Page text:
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March 21, 2014

Philippines: Community Care

Typhoon relief in the Philippines includes a children’s program and training for Christian soldiers at military base.

  • Singing Loud

    The children loved learning new worship songs, including “The Lord is My Shepherd,” the theme song for the camp.

  • Basic Needs

    Kids at the camp received a hearty lunch for themselves and also to share with their families.

  • Slow Recovery

    Many people in Burauen and the surrounding area who lost their homes in the typhoon are living in makeshift tents.

  • Welcome Message

    IGSL president Tom Roxas conducted the first worship service ever held at the Burauen military camp.

  • Invitation

    The IGSL Faculty team came to serve kids and families at the military camp at the invitation of Col. Don Bajao (center).

Though landlocked, the town of Burauen, on Leyte Island in the Philippines, was devastated by Typhoon Yolanda when it came ashore in November 2013. One city official estimated that 95 to 100 percent of the town suffered damage. And while the recovery process has started thanks to aid from the government and relief organizations, the people of Burauen are still feeling both the physical and emotional effects of the destructive typhoon.

“There is still much to be done,” says Gerri Miller, a TEAM missionary who serves with her husband Jeff at the International Graduate School of Leadership (IGSL) in Manila. “It was very difficult to see the devastation that took place. People still living in tents or just barely getting their roofs covered again.”

In early 2014, Miller and other IGSL faculty members were invited to minister to typhoon victims by Col. Don Bajao, a Filipino officer at the military base in Burauen. Bajao became a Christian more than 20 years ago and was discipled by current IGSL president Tom Roxas. Bajao is on a mission to shine the light of Christ not only at his military camp, but also in the surrounding community.

“The camp is known for God’s love, shown in caring for children and families in service to the community on and off base, and Christian music and Scripture is heard over the loud speakers at different times of the day,” Miller says. “God is doing amazing things.”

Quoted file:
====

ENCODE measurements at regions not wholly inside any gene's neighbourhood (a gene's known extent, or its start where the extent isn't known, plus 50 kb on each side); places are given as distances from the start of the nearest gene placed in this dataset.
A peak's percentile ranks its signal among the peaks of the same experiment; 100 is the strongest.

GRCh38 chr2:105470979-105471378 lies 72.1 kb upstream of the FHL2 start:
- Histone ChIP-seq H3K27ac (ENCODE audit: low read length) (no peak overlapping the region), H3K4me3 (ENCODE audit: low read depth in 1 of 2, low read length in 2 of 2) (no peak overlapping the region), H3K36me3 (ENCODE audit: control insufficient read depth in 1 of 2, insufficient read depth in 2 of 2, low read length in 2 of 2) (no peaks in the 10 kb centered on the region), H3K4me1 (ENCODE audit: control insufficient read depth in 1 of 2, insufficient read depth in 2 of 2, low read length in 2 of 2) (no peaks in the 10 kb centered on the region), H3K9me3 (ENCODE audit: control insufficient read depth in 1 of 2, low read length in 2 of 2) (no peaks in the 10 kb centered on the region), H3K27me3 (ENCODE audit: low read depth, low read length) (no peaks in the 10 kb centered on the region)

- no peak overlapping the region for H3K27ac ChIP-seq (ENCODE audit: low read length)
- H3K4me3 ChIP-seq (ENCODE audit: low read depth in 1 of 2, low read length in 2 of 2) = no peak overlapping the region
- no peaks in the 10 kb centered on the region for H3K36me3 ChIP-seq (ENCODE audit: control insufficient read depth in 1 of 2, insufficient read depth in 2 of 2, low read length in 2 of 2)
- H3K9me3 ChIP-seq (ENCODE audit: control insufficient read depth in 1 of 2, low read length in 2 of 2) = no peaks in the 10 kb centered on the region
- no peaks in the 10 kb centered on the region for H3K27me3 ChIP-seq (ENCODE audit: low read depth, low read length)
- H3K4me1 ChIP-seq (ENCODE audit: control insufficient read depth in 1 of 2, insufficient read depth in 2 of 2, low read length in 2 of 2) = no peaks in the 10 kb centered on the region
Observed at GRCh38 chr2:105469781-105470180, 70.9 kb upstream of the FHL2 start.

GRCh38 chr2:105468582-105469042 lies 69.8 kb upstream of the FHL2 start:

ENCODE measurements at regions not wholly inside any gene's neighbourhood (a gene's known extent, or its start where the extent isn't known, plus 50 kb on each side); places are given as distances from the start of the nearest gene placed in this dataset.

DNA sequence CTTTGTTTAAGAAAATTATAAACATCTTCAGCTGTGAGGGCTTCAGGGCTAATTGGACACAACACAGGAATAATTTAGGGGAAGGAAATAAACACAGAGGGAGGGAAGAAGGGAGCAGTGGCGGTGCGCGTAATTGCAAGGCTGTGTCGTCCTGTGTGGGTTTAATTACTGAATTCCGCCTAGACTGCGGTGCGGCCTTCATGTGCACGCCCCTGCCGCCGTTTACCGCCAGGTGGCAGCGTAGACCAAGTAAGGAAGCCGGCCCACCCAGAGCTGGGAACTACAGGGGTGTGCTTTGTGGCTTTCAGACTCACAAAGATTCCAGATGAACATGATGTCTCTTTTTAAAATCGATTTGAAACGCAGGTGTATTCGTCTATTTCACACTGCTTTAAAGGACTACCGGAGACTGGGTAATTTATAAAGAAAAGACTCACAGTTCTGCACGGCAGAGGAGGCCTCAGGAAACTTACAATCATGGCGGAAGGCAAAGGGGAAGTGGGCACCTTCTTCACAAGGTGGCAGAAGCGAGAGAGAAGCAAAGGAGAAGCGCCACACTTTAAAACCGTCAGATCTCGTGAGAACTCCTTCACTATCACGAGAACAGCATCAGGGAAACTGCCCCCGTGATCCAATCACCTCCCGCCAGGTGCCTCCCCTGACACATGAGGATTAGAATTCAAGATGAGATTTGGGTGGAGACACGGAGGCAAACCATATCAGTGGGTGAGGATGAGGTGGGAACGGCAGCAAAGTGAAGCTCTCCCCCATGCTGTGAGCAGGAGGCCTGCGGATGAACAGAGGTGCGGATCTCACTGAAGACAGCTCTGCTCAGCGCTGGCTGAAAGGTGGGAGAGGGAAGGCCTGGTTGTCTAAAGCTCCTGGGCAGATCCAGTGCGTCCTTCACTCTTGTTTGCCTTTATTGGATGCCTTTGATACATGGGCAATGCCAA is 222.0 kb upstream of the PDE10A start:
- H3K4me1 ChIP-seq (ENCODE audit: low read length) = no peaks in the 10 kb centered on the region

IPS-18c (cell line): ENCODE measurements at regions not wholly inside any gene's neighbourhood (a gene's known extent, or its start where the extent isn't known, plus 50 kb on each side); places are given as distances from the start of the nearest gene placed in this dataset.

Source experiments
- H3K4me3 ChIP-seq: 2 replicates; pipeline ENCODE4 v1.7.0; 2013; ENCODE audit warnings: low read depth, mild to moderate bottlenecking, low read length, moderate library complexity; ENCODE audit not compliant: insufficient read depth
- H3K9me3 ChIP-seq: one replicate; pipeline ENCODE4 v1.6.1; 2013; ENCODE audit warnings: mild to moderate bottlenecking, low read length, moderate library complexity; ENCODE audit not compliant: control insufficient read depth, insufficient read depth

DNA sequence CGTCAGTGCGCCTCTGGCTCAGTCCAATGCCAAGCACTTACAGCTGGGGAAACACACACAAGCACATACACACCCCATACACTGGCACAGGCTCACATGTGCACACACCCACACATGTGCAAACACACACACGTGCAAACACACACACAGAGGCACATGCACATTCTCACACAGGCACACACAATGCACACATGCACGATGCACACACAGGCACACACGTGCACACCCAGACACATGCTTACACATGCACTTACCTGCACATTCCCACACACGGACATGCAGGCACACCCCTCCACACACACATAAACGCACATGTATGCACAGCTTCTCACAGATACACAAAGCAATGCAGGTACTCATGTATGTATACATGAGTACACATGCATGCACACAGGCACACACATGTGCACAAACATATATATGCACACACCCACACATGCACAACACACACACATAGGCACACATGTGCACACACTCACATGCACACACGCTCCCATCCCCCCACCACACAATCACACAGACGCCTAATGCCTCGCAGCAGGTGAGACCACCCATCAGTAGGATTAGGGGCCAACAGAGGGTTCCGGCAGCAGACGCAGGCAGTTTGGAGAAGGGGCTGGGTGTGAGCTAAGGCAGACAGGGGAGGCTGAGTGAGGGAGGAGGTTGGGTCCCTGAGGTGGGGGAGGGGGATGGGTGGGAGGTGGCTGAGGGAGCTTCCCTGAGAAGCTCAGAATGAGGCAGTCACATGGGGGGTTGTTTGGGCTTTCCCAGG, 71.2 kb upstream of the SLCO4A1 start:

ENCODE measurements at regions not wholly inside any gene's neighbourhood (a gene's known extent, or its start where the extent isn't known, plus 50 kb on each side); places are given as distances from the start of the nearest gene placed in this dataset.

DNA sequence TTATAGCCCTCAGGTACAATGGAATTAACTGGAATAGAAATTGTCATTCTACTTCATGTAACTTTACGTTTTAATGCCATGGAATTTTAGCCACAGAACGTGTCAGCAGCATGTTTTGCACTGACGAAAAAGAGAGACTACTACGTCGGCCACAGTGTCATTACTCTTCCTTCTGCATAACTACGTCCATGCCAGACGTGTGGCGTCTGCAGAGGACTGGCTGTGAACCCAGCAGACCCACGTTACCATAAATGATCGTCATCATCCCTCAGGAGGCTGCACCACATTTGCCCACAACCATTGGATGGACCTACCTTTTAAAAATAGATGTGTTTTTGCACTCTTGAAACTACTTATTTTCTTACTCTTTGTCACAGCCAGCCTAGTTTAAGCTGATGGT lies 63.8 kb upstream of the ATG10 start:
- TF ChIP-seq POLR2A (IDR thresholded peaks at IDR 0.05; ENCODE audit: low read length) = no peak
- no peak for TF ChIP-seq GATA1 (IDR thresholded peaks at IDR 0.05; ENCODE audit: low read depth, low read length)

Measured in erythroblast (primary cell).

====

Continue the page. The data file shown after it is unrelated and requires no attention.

Serving alongside workers from a nearby church, Miller and her IGSL colleagues held a children’s program on base that was open to families from the camp and the community. Miller and her co-leaders were pleasantly surprised when 300 kids came to the Saturday program, packing the tent full. After a day filled with singing, Bible lessons, games, and food, those children brought along more than 100 new friends to the Sunday school program the next day. 

“Though these kids had been through the trauma of the typhoon, they sang with gusto and seemed to absorb all that we shared with them,” Miller says. Program leaders set up a separate tent for parents, where 150 people attended the first worship service ever held on Burauen’s military base. All the families were given a back-to-school kit and lunch as a parting gift.

Miller’s group had another mission while on the base. Bajao had asked them to share the gospel with a large group of soldiers and disciple a smaller group of Christian soldiers. They trained the Christian soldiers how to share their faith and discussed the concept of servant leadership from a Christian perspective. Miller and a group of four women from IGSL also trained more than 30 core leadership soldiers in post-trauma debriefing, a necessary skill as soldiers and people in the surrounding community continue to deal with the after-effects of the typhoon.

“The men seemed appreciative of the skills we taught,” Miller says. “Our prayer was that these men would not only learn the skills to help the communities they serve, but even more so to help them process their own ongoing traumas in the line of duty.”

-Written by Lisa H. Renninger
-Photos by Jeff Miller